Romney's e-mail cites a proposed ballot initiative in Florida that would give constitutional protection to the definition of marriage as a union of one man and one woman, and says: "I strongly support this initiative."

Editor's Note::


7. We Heard . . .

THAT former top George Bush adviser Karl Rove is shopping a memoir that's expected to garner a multimillion-dollar advance.

"It will sell for millions, but how many millions is the question," one publisher who will take part in the auction for Rove's work told the New York Post.

"He's smart, and he's capable of moving beyond the clichés," added the publisher, who predicts a $3 million sale.

Rove — considered the architect of Bush's electoral victories — is being represented by lawyer Robert Barnett, who previously won multimillion-dollar advances for books by Hillary and Bill Clinton, Alan Greenspan, and Tony Blair.

THAT another item being offered at an auction will almost certainly fetch a good deal more — a 13th-century copy of the Magna Carta, the English document granting individuals rights against the state.

The single parchment sheet, filled with handwritten Medieval Latin, will be auctioned by Sotheby's on Dec. 18 and will sell for an estimated $20 million to $30 million.

It is the only privately owned copy — the other 16 copies in existence are in public collections in Britain and Australia, according to the New York Sun.

The private owner: former U.S. presidential candidate Ross Perot.

The document has been on display at the National Archives in Washington since 1985, courtesy of the Perot Foundation, which is selling the copy to fund medical research and education for the families of wounded soldiers.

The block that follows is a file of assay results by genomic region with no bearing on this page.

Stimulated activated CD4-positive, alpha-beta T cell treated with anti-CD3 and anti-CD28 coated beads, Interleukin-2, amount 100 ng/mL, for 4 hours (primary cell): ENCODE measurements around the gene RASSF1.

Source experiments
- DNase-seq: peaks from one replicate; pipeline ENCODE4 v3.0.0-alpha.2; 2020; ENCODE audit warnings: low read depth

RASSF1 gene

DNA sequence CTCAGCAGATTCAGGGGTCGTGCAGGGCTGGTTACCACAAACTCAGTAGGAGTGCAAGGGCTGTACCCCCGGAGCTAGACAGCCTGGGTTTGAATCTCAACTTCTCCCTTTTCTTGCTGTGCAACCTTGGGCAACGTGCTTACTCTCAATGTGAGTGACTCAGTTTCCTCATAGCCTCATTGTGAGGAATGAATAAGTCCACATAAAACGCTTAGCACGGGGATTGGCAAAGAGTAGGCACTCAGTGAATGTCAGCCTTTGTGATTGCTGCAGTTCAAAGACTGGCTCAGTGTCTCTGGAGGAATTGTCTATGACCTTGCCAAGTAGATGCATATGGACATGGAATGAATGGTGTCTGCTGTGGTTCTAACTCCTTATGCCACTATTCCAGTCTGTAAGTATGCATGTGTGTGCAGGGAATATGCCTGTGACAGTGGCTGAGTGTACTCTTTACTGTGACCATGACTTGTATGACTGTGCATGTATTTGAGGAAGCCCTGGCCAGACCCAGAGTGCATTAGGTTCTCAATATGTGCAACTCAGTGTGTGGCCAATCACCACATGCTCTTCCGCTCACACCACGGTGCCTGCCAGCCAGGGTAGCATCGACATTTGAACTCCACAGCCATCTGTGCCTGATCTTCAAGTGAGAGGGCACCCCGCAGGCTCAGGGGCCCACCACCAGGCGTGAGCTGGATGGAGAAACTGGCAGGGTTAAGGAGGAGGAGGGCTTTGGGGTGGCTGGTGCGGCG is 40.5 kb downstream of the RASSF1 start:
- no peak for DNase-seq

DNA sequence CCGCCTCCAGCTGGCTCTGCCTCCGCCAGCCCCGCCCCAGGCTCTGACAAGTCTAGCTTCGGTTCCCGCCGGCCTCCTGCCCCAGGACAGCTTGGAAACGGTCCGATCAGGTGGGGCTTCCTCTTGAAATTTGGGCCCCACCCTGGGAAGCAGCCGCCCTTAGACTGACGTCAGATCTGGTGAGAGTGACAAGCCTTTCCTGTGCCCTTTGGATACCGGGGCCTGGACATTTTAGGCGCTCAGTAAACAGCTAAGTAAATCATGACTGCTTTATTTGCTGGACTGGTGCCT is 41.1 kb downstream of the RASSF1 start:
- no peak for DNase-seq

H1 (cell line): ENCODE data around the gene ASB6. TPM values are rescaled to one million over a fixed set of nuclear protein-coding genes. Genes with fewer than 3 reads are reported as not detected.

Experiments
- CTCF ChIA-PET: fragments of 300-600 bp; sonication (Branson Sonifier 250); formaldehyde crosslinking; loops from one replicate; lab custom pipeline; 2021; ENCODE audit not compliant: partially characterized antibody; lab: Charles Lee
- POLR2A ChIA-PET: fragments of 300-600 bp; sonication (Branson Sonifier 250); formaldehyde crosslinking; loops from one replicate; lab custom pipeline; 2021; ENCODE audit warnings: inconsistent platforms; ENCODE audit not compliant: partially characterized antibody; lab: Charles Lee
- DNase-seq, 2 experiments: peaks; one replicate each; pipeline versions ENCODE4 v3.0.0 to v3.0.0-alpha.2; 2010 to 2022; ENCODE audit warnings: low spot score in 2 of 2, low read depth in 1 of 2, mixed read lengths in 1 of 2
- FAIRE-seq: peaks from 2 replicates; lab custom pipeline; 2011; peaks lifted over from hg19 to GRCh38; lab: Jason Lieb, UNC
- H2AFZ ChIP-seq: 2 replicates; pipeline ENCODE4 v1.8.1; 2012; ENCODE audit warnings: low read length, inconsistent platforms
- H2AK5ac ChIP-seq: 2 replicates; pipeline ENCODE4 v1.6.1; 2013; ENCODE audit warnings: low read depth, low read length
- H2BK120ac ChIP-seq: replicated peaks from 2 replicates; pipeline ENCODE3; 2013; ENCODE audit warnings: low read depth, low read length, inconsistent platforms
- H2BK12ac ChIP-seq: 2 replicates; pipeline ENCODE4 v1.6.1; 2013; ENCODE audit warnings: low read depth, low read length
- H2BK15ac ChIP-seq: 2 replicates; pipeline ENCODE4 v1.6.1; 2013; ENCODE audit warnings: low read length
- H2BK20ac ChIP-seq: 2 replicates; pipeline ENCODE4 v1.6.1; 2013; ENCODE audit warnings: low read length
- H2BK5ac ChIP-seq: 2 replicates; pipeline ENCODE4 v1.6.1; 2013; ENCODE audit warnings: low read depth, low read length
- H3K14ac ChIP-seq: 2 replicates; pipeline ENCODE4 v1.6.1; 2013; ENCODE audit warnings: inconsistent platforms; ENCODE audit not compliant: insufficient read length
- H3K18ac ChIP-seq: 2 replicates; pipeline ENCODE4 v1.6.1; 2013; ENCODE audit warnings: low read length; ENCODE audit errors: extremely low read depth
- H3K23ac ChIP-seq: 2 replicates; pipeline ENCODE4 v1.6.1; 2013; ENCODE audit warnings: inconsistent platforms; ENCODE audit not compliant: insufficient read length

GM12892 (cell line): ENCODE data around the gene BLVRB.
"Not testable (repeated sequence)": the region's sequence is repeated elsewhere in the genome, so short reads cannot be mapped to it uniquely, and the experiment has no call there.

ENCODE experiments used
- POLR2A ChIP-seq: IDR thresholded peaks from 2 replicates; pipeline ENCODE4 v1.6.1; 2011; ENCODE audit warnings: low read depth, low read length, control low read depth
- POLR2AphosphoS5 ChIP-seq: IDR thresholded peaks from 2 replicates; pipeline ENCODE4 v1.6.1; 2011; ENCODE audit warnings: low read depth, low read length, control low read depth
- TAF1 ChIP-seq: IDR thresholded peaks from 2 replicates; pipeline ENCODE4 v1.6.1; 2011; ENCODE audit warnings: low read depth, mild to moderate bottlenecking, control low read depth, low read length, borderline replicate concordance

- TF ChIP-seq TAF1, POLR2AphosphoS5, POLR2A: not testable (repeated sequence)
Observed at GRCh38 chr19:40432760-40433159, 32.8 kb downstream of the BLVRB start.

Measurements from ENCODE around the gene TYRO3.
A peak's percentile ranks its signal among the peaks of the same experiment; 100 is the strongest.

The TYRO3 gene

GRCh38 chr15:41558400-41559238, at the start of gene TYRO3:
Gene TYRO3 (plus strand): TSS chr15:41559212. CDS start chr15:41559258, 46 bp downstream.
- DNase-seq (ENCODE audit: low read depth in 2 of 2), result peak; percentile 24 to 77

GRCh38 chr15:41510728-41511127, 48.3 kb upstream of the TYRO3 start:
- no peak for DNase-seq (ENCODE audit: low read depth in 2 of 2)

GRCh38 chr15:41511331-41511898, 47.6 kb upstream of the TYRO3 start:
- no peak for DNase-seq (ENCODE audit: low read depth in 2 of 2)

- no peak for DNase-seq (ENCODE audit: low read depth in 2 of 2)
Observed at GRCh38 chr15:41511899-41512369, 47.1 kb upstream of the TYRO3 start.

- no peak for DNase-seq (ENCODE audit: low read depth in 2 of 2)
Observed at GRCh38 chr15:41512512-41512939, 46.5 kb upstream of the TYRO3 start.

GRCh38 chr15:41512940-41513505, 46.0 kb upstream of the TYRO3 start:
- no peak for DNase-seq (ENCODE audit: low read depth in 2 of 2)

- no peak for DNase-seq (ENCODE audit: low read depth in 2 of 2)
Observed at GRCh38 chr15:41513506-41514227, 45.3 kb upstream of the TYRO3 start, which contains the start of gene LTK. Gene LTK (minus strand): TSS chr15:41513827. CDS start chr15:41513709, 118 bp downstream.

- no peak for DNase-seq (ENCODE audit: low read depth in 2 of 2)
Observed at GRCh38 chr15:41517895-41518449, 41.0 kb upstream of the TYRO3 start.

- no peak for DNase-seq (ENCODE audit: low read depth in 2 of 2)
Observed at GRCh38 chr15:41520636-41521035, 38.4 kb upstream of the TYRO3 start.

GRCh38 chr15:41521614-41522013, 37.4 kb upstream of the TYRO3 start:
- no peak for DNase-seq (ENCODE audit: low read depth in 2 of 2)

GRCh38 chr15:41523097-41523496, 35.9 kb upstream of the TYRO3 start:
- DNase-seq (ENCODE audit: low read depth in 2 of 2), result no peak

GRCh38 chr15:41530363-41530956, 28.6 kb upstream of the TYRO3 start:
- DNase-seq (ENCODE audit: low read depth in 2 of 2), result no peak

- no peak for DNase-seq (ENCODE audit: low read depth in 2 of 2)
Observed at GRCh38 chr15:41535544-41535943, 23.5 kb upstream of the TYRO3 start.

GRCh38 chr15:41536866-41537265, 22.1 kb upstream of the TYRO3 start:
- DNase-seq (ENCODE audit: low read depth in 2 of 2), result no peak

King John signed the original Magna Carta in 1215.

THAT King Abdullah of Saudi Arabia is spending $12.5 billion to establish a graduate research center in the oil-rich nation.

The king's up-front endowment is equivalent to the endowments MIT has collected in 142 years, according to Fortune magazine.

The aim of the Saudi project is to attract the world's best researchers in science and technology.

THAT a 48-year-old car once owned by Padre Pio — the Italian monk canonized as St. Pio of Pietrelcina — went on sale at an auction and received a miraculously high bid of some $350,000.

The monk had received the 1959 Mercedes-Benz 190 D as a gift from a wealthy family, reportedly in gratitude for a miracle attributed to him, and he eventually gave it as a gift to a worker near his monastery, according to The New Yorker magazine.

The car was estimated to be worth about 20,000 euros. But at the auction in Padua, Italy, an anonymous bidder offered more than 10 times that amount.

Padre Pio, who died in 1968, was canonized in 2002.

THAT CNN's announcement that Watergate reporter Carl Bernstein would contribute to its 2008 election coverage has at least one observer scratching his head over the hiring.

Writing for Dow Jones' MarketWatch, Jon Friedman wonders if "we can conclude that Bernstein is qualified to offer his learned opinions about the 2008 election based on his groundbreaking work of 30-plus years ago.

"Yes, Bernstein recently wrote a well-received biography of Hillary Clinton, titled 'A Woman in Charge.' But the pinnacle of his career occurred in the era of disco and Archie Bunker…

"Yes, he understands power and is no stranger to the intrigue of the White House — but it was the NIXON White House."


Editor's Notes: :